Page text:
Hungary loses Norwegian funds amid growning RoL concerns
Hungary formally lost access to more than EUR 200 million (HUF 72 billion) in grants from Norway, Iceland, and Liechtenstein amid growing concerns about the country's democratic backsliding, reported news portal Politico.eu.
The move came after Hungary was unable to reach a deal with the three countries — the only non-EU members of the European Economic Area — over how the funds would be disbursed.
Norway, Iceland and Liechtenstein fund programs in 15 countries to help reduce social and economic disparities across Europe.
According to the report, the dispute underscores a dilemma that policymakers face across Europe — how to fund programs for Hungarian citizens while ensuring those distributing the money are sufficiently independent of political pressures. And it reflects broader concerns that Budapest is eroding basic democratic norms in Hungary, creating political pressure on the EU to cut off some of its own funding to the country.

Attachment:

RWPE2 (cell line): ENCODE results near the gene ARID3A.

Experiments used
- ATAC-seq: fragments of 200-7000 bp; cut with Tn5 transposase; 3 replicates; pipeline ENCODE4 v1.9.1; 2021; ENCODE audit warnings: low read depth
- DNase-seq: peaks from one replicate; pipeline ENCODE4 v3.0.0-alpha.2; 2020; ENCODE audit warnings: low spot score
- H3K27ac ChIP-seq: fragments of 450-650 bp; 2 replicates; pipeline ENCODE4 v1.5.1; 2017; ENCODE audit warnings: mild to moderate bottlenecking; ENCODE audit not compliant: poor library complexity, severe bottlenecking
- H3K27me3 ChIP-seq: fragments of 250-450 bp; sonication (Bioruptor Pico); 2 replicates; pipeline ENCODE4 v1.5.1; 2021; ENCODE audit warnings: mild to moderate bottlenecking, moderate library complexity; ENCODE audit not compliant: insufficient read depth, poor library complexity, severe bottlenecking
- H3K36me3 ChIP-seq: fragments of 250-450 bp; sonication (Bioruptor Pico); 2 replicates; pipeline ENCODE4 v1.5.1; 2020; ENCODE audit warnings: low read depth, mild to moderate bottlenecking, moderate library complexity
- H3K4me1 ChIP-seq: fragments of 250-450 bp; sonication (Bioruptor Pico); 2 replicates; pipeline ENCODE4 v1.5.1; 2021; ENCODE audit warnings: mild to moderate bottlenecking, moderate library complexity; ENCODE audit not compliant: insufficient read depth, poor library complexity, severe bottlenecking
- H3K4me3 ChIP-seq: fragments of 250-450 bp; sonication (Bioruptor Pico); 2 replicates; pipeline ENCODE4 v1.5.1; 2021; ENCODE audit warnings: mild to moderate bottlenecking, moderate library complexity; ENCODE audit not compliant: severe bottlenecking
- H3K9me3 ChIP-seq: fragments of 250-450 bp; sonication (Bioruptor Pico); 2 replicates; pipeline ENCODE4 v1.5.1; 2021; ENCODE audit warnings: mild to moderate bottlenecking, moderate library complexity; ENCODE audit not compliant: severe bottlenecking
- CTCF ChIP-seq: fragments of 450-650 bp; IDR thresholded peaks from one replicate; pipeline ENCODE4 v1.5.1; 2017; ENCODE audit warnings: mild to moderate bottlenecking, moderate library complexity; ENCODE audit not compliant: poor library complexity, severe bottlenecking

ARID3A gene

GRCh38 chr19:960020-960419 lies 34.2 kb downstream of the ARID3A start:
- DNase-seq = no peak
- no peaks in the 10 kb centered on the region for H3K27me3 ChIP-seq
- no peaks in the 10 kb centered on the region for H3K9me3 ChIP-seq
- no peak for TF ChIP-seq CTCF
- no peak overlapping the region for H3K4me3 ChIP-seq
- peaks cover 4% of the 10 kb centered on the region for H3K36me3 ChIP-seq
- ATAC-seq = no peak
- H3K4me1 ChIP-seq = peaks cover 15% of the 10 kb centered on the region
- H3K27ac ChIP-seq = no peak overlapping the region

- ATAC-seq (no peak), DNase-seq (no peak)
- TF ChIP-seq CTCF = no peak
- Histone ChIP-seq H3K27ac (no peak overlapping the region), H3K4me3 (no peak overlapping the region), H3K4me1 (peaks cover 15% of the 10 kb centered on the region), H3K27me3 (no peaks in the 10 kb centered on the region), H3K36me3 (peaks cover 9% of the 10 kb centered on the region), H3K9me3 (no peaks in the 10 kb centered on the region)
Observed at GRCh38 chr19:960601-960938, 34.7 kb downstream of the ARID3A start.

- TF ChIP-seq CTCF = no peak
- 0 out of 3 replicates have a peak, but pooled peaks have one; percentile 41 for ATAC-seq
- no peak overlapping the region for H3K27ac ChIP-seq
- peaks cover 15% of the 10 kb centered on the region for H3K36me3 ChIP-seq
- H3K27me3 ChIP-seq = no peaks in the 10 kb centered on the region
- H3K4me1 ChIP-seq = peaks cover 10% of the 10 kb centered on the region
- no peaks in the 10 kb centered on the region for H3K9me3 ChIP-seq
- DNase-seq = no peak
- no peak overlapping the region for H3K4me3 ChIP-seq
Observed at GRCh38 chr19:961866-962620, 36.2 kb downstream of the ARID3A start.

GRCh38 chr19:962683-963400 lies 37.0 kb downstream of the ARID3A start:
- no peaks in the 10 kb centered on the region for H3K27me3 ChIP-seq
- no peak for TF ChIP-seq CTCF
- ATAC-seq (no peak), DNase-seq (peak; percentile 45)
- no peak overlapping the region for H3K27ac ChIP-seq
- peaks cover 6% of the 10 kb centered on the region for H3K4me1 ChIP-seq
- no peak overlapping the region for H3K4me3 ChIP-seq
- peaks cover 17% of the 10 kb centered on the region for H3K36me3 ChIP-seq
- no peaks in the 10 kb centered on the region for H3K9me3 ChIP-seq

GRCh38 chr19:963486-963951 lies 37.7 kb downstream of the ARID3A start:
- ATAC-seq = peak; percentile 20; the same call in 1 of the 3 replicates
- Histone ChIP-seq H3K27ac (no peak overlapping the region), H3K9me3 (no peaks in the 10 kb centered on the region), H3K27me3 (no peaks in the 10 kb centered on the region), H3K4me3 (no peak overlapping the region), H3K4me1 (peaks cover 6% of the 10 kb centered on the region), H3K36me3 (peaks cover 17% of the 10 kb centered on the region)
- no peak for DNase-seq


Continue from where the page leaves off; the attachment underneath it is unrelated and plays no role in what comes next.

In disbursing their own grants, the three countries insist that a segment of civil society funding be administered by an entity chosen through an open call, where candidates are vetted on competence, expertise, and management capacity. While the Hungarian government originally agreed to the selection criteria, the Norwegian government says Budapest ultimately objected to the chosen candidate.
"When the government cannot agree on the basic principle that we agree with all other 14 beneficiary countries about, then we have to draw the line," said Norwegian Foreign Minister Ine Marie Eriksen Søreide, whose country provides 95% of the funds. Søreide, a member of Norway's Conservative Party, said the funding is a voluntary contribution — lamenting the loss of funds for Hungarian civil society groups.
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